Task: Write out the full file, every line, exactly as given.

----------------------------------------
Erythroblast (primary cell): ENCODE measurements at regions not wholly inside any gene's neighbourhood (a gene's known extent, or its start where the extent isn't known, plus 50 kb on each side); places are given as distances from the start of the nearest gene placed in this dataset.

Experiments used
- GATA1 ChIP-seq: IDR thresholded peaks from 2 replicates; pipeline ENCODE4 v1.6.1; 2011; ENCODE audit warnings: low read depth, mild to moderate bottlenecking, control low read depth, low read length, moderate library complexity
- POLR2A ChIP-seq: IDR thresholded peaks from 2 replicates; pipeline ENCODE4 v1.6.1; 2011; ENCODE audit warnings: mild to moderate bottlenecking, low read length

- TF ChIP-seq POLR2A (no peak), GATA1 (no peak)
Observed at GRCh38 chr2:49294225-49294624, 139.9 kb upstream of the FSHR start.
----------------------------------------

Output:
Erythroblast (primary cell): ENCODE measurements at regions not wholly inside any gene's neighbourhood (a gene's known extent, or its start where the extent isn't known, plus 50 kb on each side); places are given as distances from the start of the nearest gene placed in this dataset.

Experiments used
- GATA1 ChIP-seq: IDR thresholded peaks from 2 replicates; pipeline ENCODE4 v1.6.1; 2011; ENCODE audit warnings: low read depth, mild to moderate bottlenecking, control low read depth, low read length, moderate library complexity
- POLR2A ChIP-seq: IDR thresholded peaks from 2 replicates; pipeline ENCODE4 v1.6.1; 2011; ENCODE audit warnings: mild to moderate bottlenecking, low read length

- TF ChIP-seq POLR2A (no peak), GATA1 (no peak)
Observed at GRCh38 chr2:49294225-49294624, 139.9 kb upstream of the FSHR start.